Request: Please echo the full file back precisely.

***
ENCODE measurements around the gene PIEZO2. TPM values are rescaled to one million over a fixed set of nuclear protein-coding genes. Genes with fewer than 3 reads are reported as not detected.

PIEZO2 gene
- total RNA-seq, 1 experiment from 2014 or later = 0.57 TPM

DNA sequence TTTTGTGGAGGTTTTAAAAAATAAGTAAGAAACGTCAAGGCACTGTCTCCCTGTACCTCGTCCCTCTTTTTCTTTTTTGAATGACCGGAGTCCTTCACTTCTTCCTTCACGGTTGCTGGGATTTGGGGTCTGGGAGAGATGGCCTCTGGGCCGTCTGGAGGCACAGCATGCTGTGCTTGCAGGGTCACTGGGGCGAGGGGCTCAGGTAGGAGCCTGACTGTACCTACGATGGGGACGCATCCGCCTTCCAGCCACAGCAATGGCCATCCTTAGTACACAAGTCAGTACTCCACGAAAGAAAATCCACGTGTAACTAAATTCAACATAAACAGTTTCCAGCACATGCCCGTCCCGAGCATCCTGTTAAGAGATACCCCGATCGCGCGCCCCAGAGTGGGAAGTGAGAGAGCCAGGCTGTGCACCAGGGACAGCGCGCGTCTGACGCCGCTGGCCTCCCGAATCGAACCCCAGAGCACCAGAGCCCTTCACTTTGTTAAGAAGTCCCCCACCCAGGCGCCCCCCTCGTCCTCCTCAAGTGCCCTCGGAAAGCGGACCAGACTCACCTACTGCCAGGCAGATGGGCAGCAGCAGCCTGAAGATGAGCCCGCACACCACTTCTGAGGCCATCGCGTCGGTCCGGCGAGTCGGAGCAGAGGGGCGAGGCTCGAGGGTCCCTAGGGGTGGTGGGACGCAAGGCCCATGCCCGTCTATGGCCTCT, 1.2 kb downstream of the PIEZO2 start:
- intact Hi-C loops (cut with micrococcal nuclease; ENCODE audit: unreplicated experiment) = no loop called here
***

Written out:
ENCODE measurements around the gene PIEZO2. TPM values are rescaled to one million over a fixed set of nuclear protein-coding genes. Genes with fewer than 3 reads are reported as not detected.

PIEZO2 gene
- total RNA-seq, 1 experiment from 2014 or later = 0.57 TPM

DNA sequence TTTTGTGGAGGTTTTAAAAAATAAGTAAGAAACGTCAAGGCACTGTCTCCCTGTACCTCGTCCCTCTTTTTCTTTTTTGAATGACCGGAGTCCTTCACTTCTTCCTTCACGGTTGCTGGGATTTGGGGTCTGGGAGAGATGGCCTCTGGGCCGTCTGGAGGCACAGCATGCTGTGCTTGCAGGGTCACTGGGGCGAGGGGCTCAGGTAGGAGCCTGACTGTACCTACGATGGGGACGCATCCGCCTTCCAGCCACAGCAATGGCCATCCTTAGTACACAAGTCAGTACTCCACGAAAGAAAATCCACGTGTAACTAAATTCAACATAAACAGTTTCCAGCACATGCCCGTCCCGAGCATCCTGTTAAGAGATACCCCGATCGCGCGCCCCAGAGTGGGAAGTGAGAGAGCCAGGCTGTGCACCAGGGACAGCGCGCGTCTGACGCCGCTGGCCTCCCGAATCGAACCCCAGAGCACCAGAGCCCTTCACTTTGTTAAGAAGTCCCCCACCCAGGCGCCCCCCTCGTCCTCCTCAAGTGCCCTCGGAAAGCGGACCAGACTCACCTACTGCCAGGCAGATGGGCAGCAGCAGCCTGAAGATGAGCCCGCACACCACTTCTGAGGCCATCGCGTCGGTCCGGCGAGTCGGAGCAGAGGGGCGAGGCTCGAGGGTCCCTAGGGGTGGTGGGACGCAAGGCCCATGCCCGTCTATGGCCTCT, 1.2 kb downstream of the PIEZO2 start:
- intact Hi-C loops (cut with micrococcal nuclease; ENCODE audit: unreplicated experiment) = no loop called here